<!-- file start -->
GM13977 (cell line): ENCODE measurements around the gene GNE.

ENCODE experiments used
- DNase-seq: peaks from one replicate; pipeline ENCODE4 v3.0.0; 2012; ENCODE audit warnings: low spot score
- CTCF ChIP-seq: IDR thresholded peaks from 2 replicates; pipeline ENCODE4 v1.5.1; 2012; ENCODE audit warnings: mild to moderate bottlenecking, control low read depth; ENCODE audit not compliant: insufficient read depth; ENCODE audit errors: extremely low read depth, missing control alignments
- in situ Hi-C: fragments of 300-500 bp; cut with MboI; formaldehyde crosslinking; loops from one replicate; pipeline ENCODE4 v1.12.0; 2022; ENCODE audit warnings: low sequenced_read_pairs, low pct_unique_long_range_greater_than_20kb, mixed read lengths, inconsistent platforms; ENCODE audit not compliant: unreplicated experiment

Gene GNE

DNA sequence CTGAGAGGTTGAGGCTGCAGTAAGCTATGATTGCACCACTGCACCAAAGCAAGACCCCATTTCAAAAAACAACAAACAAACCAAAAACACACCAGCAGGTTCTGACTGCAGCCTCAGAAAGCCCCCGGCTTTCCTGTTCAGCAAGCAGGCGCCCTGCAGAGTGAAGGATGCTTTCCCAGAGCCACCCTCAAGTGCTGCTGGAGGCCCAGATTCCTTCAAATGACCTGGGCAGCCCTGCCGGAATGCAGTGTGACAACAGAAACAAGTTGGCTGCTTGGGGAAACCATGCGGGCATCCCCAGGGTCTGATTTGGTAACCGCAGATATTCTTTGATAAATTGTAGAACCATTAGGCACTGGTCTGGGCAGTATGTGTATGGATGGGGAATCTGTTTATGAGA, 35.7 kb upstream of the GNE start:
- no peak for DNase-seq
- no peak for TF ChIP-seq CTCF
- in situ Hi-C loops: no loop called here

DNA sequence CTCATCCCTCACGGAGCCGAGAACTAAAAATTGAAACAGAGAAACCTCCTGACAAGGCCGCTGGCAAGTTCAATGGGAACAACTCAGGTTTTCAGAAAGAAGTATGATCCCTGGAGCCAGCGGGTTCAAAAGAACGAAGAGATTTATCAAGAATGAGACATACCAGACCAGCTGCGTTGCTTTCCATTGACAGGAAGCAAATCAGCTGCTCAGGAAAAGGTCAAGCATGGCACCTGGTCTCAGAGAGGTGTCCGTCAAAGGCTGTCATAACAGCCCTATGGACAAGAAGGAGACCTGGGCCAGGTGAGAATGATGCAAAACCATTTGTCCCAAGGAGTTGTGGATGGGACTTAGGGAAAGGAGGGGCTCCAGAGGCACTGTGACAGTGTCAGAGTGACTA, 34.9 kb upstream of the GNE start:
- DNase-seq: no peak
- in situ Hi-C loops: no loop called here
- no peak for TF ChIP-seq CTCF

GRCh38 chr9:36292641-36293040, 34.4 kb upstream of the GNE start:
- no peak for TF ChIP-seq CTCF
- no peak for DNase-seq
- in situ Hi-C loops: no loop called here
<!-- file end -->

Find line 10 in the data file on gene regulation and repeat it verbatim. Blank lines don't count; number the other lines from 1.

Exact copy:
- in situ Hi-C loops: no loop called here